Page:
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How to Avoid Aircraft Value Misconceptions

What are some of the misunderstandings over a used business jet’s value? Where are common mistakes made when sellers over-value their aircraft? Aircraft appraiser Jeremy Cox offers insights on how to work around these...

Jeremy Cox   |   9th August 2019
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Jeremy Cox Jeremy Cox

Jeremy Cox is president, JetValues-Jeremy LLC and enjoys direct interface between aircraft...
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What are some of the misunderstandings over a business jet’s value? Where are mistakes made when sellers over-value their aircraft? Aircraft appraiser Jeremy Cox offers insights…
 
 
There are various areas in which a seller might overestimate the value of their business jet. Following, we’ll look at some of the main ones with the aim of correcting some of the common misconceptions in the market…
 
 
Maintenance
 
When an aircraft is owned for personal use only, it’s common for most owners to keep a file on all their aircraft expenses even though none of it is deductible against taxes.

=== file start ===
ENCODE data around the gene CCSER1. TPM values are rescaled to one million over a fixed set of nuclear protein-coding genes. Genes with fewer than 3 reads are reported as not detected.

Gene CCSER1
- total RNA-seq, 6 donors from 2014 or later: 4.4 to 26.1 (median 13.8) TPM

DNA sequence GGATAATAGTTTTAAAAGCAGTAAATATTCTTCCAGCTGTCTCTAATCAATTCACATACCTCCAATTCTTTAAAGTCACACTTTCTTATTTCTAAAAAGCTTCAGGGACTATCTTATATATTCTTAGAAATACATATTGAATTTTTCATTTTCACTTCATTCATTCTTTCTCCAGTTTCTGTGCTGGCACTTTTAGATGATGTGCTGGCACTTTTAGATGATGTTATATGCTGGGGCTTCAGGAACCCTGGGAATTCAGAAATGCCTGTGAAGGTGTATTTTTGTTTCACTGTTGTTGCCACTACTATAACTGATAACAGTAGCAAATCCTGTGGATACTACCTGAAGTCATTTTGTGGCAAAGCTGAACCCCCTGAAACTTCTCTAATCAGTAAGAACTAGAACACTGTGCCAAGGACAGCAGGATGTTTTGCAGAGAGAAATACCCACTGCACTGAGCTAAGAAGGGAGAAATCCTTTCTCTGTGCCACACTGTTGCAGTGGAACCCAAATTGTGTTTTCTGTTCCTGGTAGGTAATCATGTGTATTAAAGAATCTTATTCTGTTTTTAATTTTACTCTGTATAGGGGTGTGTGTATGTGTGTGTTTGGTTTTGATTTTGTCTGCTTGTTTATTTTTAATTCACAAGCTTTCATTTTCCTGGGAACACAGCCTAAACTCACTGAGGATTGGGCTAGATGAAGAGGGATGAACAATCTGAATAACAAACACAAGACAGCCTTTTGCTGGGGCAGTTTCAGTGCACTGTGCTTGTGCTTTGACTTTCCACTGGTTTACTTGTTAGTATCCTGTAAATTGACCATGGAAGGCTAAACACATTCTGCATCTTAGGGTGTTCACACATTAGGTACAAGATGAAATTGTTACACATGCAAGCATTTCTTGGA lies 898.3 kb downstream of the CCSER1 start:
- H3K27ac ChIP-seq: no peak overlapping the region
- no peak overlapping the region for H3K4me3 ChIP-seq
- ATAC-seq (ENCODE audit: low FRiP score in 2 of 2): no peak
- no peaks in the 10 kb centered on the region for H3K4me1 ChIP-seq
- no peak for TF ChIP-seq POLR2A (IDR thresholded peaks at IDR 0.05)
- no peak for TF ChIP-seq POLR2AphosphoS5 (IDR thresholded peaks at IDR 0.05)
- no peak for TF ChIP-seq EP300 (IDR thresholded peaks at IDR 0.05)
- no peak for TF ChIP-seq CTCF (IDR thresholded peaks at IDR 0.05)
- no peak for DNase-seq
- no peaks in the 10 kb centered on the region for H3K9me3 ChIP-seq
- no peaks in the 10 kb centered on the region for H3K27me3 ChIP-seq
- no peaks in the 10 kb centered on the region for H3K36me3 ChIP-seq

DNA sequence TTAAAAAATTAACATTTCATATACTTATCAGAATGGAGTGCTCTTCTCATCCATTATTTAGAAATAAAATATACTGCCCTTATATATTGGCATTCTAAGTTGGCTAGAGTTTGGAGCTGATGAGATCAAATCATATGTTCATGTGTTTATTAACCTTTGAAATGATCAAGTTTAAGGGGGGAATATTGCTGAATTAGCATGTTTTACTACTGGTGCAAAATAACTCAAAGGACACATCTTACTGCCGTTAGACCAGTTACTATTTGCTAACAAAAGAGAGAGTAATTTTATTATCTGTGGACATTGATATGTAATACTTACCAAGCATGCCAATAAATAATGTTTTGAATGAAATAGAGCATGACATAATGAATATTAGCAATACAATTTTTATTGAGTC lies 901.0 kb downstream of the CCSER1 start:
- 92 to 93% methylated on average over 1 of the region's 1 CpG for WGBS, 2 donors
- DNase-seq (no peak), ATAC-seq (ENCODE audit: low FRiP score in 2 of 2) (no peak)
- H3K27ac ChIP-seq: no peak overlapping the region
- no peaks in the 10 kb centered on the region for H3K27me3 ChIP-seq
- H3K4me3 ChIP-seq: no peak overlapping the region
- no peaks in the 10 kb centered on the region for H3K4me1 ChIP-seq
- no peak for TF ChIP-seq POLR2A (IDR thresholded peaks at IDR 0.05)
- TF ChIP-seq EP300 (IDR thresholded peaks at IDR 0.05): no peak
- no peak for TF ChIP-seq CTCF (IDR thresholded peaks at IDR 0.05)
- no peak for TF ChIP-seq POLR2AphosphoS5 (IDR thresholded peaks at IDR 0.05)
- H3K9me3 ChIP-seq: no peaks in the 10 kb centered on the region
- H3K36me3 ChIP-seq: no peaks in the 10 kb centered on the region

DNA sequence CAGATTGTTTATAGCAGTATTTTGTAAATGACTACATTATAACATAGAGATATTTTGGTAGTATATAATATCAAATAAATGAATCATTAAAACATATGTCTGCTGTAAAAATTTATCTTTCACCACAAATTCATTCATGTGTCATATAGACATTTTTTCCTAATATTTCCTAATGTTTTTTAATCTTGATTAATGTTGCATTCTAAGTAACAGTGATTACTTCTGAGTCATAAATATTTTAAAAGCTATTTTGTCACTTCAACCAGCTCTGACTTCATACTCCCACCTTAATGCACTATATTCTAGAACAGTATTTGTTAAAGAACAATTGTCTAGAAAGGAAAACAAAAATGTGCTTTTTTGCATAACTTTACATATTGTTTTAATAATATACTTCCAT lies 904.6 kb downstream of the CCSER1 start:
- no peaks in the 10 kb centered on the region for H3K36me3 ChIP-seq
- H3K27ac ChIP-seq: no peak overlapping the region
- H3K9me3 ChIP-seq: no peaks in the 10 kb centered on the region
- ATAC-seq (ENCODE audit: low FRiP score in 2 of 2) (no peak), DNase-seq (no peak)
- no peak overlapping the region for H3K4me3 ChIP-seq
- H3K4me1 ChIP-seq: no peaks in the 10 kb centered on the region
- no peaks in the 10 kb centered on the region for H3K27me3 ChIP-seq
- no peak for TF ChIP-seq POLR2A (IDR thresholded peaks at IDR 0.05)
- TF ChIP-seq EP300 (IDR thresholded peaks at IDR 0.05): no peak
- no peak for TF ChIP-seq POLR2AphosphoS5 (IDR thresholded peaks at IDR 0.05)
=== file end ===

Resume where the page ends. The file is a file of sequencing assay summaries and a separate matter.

Unfortunately, an attitude develops over time where the aircraft owner rationalizes that the thick file of receipts that have accumulated directly represent how much more their aircraft is worth above what they originally paid for it. This belief is misconceived and 100% incorrect.
 
Arranging and paying for maintenance over the useful life of an aircraft merely maintains the market value. It will never ‘add’ to or increase the value of an aircraft.
 
Conversely, if an aircraft is not properly maintained but is allowed to fall behind on its prescribed maintenance schedule its value will definitely decrease by at least the total cost of making it airworthy again.
 
 
Damage History

When considering damage history in an aircraft, any damage, including hangar rash, has three effects over time, all of which an owner needs to consider.
 
 
1. Will it Fly?
 
First and foremost, damage is an issue of safety, structural integrity, stability and longevity.
 
  • Does the aircraft still conform to its Type Certificate Data Sheet and Type Certificate?
  • Is the aircraft structurally safe?
  • Is it aerodynamically safe?
  • Will it provide a full-service life?
 
2. How Much Value Has Been Lost?
 
  • What repair options are available?
  • Did you receive adequate compensation through insurance for the loss?
  • Do you care about a loss in value?